slac2.gif (4035 bytes)    Wireless Networking at SLAC
Last Update: 28 February 2014

On This Page

Wireless Networking at SLAC
Computing Division (CD) Networking currently supports wireless networking for laptop computers at  SLAC based on the IEEE 802.11 standard running at 2.4GHz, 3.6GHz and 5.0GHz.  A good source for additional information on wireless networking is Wireless Networking  by Ben Gross.

802.11b standards provides connectivity at up to a theoretical 11Mbps, depending on distance from the access point, and obstructions such as walls, floors, desks, or even people.  One’s available bandwidth goes down as you move further from the access point, and as more nodes share the access point’s domain.  As with cell phones today, and with proper design and deployment, it is possible to roam from one access point to another without being disconnected from the network.

What this means is that a laptop user at SLAC with a wireless adapter card installed in his laptop (in place of the RJ-45 type network PC card) can make a wireless network connection to the SLAC visitor network if she/he is in range of a Wireless Access Point (WAP). Wireless networking is only available on the visitor network.

Wireless Networking Policy
See: Networking Policies

Considerations When Using Wireless
Anyone near the wireless access points could “sniff” the network and anyone with a laptop configured for wireless can connect to the visitor network.  To protect any information you send across the network (especially passwords) you should use appropriate encryption technology such as SSH, SSL, or one-time password authentication.  

Connection to the visitor network provides no special access to SLAC resources.  The visitor network is treated as any other external ISP connection.  If you need access to resources made available only to SLAC systems, you will need to use a SSH or VPN tunnel to access those resources.

Warning: Hosts on the visitor network that are seen as 'scanning hosts', including those that might be running SKYPE as a supernode, BitTorrent, or some other P2P software will be put in the 'penalty box'. A scanning host is a host seen opening many TCP sessions in a very short time. Being in the penalty box reduces that machines network connection outside the visitor network to a shared 56kbps connection with other machines that are in the penalty box, thus drastically reducing their network speed and throughput.

See more information on the visitor network penalty box and how to determine if you are in the penalty box.

Deployment Information
In general, areas targeted for deployment will be those that will benefit from wireless networking such as:
- Conference rooms and other meeting areas
- Areas at SLAC where users can or have demonstrated a need for wireless e.g. by the number of  users having laptops with wireless adapter cards or  laptop users willing to purchase adapter cards and use them at SLAC if wireless was available in the area

All  wireless networking at SLAC will be restricted to the visitor network only. Wireless networking is not available on any other SLAC network. See the  visitor network web page for registration information.

If you think that wireless networking is needed in your area please contact .

Check here for current deployment locations.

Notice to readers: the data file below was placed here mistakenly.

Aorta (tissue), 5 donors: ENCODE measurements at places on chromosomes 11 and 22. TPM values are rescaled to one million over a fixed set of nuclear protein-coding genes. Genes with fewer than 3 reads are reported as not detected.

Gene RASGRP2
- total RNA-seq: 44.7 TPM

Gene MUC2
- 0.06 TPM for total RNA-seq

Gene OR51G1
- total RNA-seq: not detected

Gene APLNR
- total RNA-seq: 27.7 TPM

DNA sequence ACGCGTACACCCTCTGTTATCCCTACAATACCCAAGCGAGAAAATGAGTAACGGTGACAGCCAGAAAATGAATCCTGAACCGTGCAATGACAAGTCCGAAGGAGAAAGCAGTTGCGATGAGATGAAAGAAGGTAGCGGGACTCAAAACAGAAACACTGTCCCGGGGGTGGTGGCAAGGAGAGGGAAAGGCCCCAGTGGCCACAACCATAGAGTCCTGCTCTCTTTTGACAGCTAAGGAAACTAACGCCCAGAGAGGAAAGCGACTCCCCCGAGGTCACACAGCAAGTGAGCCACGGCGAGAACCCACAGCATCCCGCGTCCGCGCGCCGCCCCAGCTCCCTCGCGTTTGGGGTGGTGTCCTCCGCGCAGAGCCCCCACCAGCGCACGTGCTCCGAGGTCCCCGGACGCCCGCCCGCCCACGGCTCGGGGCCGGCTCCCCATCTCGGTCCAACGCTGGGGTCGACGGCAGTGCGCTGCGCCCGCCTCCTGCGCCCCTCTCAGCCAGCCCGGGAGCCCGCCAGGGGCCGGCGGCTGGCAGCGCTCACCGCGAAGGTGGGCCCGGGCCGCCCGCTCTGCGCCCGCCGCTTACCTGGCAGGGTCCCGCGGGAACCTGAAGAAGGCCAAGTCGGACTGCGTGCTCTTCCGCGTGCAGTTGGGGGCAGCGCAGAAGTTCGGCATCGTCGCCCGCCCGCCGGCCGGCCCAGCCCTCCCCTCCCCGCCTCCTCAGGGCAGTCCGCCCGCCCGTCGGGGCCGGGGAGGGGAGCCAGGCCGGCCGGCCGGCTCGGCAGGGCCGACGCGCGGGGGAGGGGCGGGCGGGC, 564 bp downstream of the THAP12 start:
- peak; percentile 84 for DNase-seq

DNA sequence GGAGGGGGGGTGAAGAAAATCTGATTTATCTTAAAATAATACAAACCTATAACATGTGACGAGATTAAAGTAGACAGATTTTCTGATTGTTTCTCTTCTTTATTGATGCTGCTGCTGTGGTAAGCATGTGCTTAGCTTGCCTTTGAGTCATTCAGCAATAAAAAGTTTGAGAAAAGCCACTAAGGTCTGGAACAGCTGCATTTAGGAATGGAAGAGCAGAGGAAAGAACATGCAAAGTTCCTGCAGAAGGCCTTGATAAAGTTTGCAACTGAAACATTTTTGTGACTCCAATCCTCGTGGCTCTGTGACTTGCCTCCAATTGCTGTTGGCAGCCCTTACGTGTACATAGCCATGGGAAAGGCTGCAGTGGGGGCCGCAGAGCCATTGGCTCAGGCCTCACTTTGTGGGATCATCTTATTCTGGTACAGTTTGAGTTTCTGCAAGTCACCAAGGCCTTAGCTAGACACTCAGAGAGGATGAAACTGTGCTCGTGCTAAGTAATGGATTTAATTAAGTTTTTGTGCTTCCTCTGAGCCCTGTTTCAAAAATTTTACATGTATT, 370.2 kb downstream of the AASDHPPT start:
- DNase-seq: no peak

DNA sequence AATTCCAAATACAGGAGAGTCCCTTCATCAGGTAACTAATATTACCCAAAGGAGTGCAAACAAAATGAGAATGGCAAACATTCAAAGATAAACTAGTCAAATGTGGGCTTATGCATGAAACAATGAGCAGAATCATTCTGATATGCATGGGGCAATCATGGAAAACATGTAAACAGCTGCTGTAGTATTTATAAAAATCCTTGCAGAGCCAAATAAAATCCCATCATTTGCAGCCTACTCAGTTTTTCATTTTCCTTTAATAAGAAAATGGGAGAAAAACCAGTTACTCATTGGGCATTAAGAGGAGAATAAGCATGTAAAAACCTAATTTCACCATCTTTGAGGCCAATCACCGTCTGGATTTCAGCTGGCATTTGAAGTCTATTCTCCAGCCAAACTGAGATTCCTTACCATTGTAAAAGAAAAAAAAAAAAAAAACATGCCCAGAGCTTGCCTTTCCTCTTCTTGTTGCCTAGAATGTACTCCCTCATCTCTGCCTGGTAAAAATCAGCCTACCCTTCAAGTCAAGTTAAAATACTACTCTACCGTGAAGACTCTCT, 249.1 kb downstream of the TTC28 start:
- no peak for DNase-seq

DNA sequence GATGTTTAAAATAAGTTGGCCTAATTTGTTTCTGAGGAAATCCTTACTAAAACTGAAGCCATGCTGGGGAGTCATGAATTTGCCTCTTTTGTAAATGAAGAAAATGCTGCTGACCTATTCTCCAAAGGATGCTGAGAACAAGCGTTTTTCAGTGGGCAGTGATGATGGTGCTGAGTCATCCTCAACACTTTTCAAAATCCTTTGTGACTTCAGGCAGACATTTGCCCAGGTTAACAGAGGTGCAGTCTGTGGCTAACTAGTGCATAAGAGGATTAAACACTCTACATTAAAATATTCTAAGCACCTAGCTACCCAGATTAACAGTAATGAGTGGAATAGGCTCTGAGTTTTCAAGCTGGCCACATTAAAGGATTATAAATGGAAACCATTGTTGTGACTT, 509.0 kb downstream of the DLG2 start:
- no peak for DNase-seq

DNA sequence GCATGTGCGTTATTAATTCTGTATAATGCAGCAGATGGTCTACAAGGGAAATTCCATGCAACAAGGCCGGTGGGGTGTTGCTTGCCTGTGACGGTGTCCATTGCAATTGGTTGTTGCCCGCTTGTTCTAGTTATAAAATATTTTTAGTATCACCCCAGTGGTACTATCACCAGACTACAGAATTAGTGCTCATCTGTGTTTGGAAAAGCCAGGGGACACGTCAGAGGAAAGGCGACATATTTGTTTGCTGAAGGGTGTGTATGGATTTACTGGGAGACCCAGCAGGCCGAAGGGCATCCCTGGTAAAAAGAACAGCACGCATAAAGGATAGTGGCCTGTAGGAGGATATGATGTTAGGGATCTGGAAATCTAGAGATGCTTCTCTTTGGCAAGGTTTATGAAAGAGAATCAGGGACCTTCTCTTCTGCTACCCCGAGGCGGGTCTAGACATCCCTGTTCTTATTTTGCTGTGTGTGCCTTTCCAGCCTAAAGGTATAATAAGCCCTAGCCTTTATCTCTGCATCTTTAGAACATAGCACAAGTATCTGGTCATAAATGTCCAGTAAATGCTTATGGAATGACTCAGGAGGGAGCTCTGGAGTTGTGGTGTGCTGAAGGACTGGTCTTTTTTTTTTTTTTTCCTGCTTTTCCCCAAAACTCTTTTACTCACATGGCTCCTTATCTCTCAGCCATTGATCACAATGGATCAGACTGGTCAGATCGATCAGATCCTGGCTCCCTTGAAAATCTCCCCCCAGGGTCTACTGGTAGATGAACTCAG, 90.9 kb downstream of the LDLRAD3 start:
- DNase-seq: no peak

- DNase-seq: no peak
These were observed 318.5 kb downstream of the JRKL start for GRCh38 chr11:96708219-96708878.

Settings and Information:

Wireless Pre-Meeting PowerPoint Presentation and Wireless Networking Handout

Laptops using wireless networking are increasingly popular at meetings and conferences and one of the biggest problems we have with wireless at SLAC is a misconfigured laptop.  Laptops that are not configured correctly can, and have, shutdown wireless networking in conferences in the auditorium and other locations at SLAC.

For meetings and conferences where there are attendees visiting from outside of SLAC we highly urge Conference Coordinators to run the Pre-Meeting PowerPoint Presentation and distribute the Wireless Networking Handout, both described below.  Examples would be for the BaBar Conferences, SLAC Summer Institute, etc that take place in the Auditorium, the Redwood Room,  the Orange Room, etc. and any location where there large numbers of non-SLAC attendees.  The idea is to try to head off any potential problems by making the users aware of them and what they can do to prevent them.

The Pre-Meeting PowerPoint Presentation shows brief screen shots of help information and wireless configurations for WXP, the Mac, and Linux. Show the presentation prior to the beginning of the first session of your conference each day. There are normally computers setup in the conference areas that can project the presentation on large screens. If you have problems or need help with this contact your Group Desktop Admin who is assisting you with the conference.

Wireless Networking on Stanford Campus
Stanford campus also provides wireless networking.  Your laptop must be registered in the Stanford network database (NetDB). See the Stanford Wireless Network web page for more information and details.

Faculty and staff who work at SLAC and want to use wireless networking on campus should email or or with the following information:
1) Your full name
2) Your SUNet ID  (If you don't have one see SUNet ID)
3) The mac address of your laptop
    - wireless mac address
    - nic mac address
4) The laptop's hostname
     (e.g, net bios name...e.g. bozo-laptop)
5) Your SLAC building and office number
6) Laptop Make and Model (e.g. Dell Latitude C640)
7) Laptop OS and version (e.g. WinXP-SP2)
8) Is the machine up-to-date with security patches? It needs to be.

Feedback Would Be Appreciated
We would be interested in your comments and suggestions concerning SLAC's  wireless networking. Please send your feedback to

Subscribe To The Wireless Mailing List
You might consider joining the wireless-l mailing list. Send email to with the following in the body: subscribe wireless-l

Owner: net-admin